Trying to Understand Camino Real: an Adornian analysis of Tennessee Williams’s play

Sara Riccetti


My essay focuses on one of Tennessee Williams's least critically analyzed play and probably his less staged one, Camino Real (1953.) The play has often been interpreted as an expressionist and/or an existentialist play. Moreover, it was mostly rejected by critics and audiences alike when he was first performed in the 1950s, mostly due to its unrealistic quality. Remarkably, some of the attributes that the critics used to describe the play are the same used to describe absurdist dramas: "anti-drama", "anti-theatre.” The reason for the failed success of Camino Real lies precisely, in my opinion, in the lack of recognition of the absurdist element in it: the "organized meaninglessness" (Adorno, 120) that allowed Williams to represent the irrational quality of the modern human condition.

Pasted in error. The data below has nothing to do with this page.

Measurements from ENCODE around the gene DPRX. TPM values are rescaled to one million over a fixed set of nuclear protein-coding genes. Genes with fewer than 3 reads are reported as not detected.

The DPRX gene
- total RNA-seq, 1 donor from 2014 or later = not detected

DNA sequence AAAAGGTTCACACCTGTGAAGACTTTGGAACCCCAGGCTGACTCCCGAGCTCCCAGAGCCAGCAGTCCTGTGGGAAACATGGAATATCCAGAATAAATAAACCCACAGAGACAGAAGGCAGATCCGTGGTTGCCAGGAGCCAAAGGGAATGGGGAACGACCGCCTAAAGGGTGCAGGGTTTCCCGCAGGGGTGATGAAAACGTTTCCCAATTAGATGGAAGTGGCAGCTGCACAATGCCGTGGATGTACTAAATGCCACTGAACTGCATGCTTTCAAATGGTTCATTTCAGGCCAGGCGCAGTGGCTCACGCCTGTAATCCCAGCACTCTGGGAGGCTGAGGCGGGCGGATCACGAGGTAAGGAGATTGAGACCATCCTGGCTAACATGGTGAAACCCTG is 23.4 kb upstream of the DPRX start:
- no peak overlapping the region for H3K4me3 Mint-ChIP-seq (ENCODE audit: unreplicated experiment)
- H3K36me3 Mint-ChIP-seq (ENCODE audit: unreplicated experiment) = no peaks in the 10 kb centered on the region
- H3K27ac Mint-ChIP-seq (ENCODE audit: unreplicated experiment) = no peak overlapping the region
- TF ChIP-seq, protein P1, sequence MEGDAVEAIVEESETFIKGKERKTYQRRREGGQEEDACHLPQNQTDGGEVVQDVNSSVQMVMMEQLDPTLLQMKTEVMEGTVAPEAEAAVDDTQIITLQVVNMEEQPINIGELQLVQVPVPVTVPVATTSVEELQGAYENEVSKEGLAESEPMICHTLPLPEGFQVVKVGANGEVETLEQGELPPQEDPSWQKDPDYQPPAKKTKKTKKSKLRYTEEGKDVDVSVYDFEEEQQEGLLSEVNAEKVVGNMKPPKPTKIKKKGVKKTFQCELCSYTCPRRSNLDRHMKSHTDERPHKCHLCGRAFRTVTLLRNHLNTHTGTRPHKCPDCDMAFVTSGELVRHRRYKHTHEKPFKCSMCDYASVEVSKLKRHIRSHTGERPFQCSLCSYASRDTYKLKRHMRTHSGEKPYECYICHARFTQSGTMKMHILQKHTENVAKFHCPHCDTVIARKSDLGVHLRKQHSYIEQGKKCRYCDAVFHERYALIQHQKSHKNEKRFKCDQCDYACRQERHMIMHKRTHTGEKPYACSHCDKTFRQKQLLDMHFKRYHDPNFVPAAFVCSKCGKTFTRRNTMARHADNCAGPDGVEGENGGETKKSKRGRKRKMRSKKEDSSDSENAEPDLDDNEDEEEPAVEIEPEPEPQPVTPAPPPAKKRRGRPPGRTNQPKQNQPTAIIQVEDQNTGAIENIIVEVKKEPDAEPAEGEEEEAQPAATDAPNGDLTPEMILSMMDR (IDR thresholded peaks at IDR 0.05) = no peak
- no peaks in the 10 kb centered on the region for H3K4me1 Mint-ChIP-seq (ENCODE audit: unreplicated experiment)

Using as critical tool Theodor Adorno’s essay “Trying to Understand Endgame”, my aim will be to show that the play is successful in taking on the themes and techniques of absurdist theatre in the manner of Samuel Beckett. In "Trying to Understand Endgame" Adorno mentions Camino Real and identifies the motif of rubbish as central in both Beckett's Endgame and Camino Real underlying in this way a sort of continuity between the two plays. In my contribution I am going to analyze Camino Real using some of the tools Adorno applies to his study of Endgame and I will try to show the characteristics that in my opinion make Camino Real an absurdist play.


Tennessee Williams; Camino Real; Theodor Adorno; Samuel Beckett

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DOI: 10.3895/rde.v11n19.12966


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